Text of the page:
By Richard Frank and Dan Stingy
27 May 2012 | International Solidarity Movement, West Bank
18 year old Saleh al-Zoghayer, who was recently stabbed by Israeli soldiers in Bethlehem, has been at the centre of the media recently. Several contradicting and false reports surfaced along with a shocking photograph of Saleh following the stabbing.
On Sunday, May 20, Saleh took a day off. Leaving his construction job in the town of Tobas, he travelled to Bethlehem to visit doctors there due to an illness. Upon arriving in Bethlehem, it is uncertain as to why, he was instructed by Israeli soldiers to exit the vehicle in which he was a passenger. Saleh found himself in the midst of a bike tour held by illegal Israeli settlers. The tour in question was held for Jerusalem day and was heavily guarded by Israeli Occupation Forces (IOF).
According to Israeli media sources such as Ynet and Hareetz, Saleh attempted to stab an IOF soldier and instead harmed himself. At first, both Palestinian and Israeli news sources suggested that Saleh had died from his injuries but this was not the case.
Saleh’s father, Nidal Mohamad al-Zoghayer, was interviewed by International Solidarity Movement (ISM) volunteers on May 23 and an entirely different story emerged. Nidal says his son is not the “Palestinian terrorist” that Itamar Fleishman of Ynet baselessly suggests. Saleh was on the receiving end of criminal violence, said Nidal, and not from IOF soldiers but from the illegal settlers.
Having been denied permission from Israeli authorities to go visit his son, Nidal relays to ISM what his lawyer said after seeing Saleh with his own eyes.
According to Nidal’s lawyer, Saleh is recovering and in stable condition. He suffered multiple stab wounds, with two perpendicular wounds across his abdomen and one near to his heart. Barely able to sit up in his hospital bed, his legs are tied together at the ankles with cuffs. Three IOF soldiers are positioned at his door at all times.
Nidal tells us the IOF are detaining his son and upon his recovery, Saleh will be charged with ‘assaulting a soldier.’ He finds the IOF’s version of events highly unlikely. If Saleh had indeed attacked a soldier in an area with a large military presence, says Nidal, he would have immediately been shot.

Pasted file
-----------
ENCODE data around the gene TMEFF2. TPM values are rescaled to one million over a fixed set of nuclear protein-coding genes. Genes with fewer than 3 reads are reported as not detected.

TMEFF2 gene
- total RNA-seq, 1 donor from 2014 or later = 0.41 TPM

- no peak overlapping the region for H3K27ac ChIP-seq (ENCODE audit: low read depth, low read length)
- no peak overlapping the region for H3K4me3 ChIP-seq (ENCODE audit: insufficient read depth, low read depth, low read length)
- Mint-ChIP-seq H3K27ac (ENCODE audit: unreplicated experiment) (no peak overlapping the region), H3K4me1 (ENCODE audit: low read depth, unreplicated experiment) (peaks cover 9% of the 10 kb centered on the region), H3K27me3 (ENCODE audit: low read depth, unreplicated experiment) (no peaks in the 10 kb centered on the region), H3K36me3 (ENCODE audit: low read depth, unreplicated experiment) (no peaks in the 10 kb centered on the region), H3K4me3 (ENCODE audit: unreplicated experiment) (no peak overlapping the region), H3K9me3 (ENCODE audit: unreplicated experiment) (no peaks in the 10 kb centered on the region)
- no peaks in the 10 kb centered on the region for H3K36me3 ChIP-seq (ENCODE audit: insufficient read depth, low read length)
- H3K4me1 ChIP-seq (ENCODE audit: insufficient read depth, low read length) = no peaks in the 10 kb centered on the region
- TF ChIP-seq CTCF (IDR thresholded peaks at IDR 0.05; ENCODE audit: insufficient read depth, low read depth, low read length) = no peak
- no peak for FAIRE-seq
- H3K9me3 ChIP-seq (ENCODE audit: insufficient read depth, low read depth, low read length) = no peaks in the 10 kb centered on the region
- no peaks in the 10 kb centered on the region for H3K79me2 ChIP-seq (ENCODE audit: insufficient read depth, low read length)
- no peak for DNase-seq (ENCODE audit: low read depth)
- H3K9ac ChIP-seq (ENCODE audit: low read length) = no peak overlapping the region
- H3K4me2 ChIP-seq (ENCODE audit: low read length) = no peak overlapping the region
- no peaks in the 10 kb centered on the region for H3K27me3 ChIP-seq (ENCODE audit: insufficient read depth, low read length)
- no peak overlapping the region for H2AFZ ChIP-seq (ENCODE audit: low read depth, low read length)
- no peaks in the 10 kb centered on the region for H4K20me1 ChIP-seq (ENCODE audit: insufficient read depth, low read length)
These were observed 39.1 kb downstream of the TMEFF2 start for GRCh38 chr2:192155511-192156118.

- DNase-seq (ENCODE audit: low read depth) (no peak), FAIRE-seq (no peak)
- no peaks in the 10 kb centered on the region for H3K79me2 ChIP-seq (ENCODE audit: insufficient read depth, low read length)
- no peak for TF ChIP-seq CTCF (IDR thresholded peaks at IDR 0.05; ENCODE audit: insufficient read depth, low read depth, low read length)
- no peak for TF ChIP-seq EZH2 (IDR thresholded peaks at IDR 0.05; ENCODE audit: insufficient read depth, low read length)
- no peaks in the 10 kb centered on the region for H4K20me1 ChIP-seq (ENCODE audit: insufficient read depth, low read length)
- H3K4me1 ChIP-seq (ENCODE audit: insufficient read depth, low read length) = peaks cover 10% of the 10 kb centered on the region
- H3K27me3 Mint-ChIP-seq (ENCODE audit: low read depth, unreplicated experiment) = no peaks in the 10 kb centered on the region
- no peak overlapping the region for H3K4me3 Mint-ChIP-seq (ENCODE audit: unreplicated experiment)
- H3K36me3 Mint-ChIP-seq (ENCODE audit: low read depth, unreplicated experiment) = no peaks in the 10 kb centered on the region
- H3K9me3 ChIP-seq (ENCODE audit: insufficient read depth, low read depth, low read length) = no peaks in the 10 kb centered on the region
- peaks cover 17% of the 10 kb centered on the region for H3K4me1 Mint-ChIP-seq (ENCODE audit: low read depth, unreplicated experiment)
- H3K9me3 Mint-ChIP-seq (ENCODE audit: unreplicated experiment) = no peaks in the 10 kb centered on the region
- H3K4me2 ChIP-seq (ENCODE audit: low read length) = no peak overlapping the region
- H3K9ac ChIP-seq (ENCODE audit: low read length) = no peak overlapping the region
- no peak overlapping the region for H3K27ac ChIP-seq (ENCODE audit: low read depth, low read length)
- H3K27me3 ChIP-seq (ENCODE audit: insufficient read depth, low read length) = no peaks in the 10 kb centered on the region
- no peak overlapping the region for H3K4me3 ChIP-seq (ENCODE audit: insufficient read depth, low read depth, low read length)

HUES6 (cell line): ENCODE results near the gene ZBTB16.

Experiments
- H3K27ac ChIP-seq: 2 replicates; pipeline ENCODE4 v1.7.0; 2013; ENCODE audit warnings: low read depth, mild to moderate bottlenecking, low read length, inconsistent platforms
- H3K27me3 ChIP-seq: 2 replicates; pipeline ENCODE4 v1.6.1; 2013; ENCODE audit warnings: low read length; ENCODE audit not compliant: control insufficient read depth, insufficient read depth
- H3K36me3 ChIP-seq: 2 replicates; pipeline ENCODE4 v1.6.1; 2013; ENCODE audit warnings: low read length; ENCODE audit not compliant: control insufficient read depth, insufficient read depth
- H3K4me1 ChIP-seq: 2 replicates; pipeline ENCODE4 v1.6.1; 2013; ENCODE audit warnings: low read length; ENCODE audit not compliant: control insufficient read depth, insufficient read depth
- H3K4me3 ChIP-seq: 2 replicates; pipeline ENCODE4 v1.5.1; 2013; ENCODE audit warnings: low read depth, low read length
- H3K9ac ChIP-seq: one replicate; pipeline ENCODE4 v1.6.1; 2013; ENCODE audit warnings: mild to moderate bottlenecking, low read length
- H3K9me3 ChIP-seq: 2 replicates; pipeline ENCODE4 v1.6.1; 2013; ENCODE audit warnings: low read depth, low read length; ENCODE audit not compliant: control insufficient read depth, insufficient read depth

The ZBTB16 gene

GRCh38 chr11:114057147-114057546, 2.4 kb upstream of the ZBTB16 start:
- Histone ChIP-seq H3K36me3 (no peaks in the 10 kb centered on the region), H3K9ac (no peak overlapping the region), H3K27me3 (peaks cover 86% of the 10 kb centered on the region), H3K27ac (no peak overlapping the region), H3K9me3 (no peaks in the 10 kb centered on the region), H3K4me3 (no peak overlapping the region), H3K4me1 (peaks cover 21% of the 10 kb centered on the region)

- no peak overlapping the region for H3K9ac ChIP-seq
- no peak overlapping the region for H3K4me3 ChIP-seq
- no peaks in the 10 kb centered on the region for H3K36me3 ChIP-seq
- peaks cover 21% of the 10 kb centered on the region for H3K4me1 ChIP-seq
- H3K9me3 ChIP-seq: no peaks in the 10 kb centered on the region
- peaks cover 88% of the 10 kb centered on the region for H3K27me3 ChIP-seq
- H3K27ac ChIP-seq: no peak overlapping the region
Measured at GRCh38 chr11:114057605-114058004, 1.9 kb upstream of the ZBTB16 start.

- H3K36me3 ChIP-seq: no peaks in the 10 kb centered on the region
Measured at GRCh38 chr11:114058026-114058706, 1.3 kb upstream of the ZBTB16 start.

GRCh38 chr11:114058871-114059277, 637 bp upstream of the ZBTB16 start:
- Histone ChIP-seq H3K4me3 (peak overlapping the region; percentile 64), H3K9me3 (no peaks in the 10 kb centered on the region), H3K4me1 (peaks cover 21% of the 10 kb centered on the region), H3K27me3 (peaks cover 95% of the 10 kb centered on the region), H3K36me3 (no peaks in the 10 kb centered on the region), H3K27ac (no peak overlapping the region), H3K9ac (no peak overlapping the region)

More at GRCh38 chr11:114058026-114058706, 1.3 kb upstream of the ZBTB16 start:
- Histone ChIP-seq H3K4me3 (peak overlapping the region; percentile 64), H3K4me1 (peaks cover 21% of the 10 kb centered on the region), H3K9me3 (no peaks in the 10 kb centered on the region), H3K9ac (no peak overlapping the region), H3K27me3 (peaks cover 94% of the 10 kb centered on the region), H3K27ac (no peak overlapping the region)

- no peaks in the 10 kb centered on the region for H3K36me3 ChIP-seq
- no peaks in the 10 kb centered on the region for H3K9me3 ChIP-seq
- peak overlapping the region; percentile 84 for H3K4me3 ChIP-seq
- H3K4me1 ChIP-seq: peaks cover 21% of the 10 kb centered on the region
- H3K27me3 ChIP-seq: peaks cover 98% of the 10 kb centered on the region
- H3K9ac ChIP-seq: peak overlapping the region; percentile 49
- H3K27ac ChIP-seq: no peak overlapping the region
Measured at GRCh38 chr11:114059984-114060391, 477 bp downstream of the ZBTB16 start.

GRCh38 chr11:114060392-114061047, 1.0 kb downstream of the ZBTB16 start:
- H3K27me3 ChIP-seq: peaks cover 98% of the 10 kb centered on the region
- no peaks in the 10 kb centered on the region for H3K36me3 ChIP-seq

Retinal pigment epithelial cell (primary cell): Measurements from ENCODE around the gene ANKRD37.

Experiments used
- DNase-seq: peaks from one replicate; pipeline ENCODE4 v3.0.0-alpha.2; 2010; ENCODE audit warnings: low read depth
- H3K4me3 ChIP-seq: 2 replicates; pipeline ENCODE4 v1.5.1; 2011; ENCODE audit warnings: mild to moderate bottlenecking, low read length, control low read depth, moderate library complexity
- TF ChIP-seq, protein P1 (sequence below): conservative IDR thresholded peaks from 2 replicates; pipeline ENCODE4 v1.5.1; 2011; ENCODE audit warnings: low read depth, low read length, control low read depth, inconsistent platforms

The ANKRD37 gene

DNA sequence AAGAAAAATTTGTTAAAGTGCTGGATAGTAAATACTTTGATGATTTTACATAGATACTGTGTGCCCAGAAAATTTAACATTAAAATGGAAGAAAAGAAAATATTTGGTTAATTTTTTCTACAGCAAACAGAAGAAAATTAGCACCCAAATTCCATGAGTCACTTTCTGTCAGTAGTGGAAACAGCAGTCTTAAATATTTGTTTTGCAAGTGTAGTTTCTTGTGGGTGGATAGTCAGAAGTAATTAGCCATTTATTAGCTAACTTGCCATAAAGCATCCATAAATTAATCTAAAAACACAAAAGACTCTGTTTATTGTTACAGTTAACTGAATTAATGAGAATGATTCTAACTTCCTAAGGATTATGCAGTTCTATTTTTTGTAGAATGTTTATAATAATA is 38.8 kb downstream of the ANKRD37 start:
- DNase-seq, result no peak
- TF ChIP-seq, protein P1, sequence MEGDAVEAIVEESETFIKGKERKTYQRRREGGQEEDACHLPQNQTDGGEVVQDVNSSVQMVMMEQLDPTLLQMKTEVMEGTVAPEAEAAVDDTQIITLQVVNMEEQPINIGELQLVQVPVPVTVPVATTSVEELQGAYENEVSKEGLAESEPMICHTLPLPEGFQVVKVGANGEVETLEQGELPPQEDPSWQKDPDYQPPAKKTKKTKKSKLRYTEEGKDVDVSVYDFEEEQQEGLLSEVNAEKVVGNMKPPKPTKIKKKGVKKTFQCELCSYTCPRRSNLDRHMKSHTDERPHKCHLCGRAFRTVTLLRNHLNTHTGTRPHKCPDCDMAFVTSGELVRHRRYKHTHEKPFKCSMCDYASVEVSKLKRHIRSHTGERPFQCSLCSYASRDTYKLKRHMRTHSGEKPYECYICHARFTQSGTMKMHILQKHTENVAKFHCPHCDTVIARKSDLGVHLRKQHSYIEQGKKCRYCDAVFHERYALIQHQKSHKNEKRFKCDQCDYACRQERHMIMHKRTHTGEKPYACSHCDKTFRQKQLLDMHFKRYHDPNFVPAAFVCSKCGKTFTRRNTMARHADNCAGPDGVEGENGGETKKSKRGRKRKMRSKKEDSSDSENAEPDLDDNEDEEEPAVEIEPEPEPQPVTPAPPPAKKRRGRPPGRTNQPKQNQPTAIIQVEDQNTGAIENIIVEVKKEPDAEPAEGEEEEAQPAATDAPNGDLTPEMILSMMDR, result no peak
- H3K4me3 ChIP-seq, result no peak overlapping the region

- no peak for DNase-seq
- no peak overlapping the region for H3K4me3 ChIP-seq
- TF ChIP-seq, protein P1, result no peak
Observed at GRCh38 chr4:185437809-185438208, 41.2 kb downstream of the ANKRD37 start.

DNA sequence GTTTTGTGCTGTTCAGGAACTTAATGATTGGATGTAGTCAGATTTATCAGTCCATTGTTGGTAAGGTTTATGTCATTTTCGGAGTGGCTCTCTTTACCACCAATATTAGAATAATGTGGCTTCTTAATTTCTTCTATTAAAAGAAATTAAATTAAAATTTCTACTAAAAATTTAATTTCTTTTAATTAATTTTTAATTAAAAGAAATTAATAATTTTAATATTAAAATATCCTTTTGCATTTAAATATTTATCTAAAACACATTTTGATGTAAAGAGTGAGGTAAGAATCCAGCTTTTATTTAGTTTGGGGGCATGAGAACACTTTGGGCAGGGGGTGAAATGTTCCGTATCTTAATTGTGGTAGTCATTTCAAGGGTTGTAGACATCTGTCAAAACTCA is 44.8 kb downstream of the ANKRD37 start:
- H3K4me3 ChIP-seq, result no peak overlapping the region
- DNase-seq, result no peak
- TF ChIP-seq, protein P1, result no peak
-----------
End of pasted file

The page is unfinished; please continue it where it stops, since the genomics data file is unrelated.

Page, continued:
Saleh is not a political activist, said Nidal. “My son has no political affiliation, and has never been detained before this incident. He works 6 days a week, Saturday to Thursday, only to come to Hebron on Friday evening to spend time with his family and friends.”
Illegal settlers are known for their violent behaviour against Palestinian men and women of all ages. Just one day prior to Saleh’s stabbing, settlers attacked the town of Asira Al-Qibliya, shooting live ammunition and injuring several including one man who was shot in the head. Israeli soldiers were present but did not interfere with the settlers’ attack as has become routine in the occupied West Bank.
Nidal showed photographs of wounds to Saleh’s neck that indicate a struggle as well as further photographs of his son covered in blood, with IOF soldiers standing on his hands.
Nidal says that if the IOF is able to stand by as illegal settlers fire live ammunition at unarmed villagers, then it should not be controversial for him to suggest they stood by and allowed an attack on his son. “There are many cameras in that area and soldiers are on hand 24 hours a day. I want to see the Closed Circuit Television (CCTV) footage of what really happened to my son.”
This would be the only hope for Saleh to prove his innocence as the Israeli military courts are notoriously unjust: 99.74% of cases heard by the military courts against Palestinians in the West Bank end in a conviction. In Israeli military courts, the word of a soldier is enough evidence to convict even a minor.
Saleh was in the midst of saving money for his wedding and the purchase of a home. He is one of 8 children, the eldest of which is currently held in an Israeli prison. Originally having been detained by the Palestinian Authority for his political views, Saleh’s eldest brother was re-incarcerated by the IOF upon his release, without a chance to see his family in between.
Saleh’s uncle, Ahmed al-Zoghayer, also sat down with the ISM. He reenforced Nidal’s belief that if his nephew had attempted to attack a soldier he would have been shot.
Ahmed clarified one of the reasons for Saleh’s presumed death. The ambulance carrying Saleh was late to arrive at the scene. When it arrived, his heart had stopped and he was believed to be dead. Defibrillators were used and his heart began beating again. Saleh was then successfully operated on.
An 18 year old has been accused of attacking an IOF soldier. His family contests this and their demand for CCTV footage has not yet been responded to. ISM supports the call for its obtainment.
Richard Frank and Dan Stingy are volunteers with the International Solidarity Movement (names have been changed).